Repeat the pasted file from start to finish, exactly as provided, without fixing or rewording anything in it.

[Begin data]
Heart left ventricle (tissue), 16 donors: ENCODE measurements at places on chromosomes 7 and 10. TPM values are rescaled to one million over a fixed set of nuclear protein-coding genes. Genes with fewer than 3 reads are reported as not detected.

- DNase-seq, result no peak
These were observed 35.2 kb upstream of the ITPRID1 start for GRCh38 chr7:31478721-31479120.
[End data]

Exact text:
Heart left ventricle (tissue), 16 donors: ENCODE measurements at places on chromosomes 7 and 10. TPM values are rescaled to one million over a fixed set of nuclear protein-coding genes. Genes with fewer than 3 reads are reported as not detected.

- DNase-seq, result no peak
These were observed 35.2 kb upstream of the ITPRID1 start for GRCh38 chr7:31478721-31479120.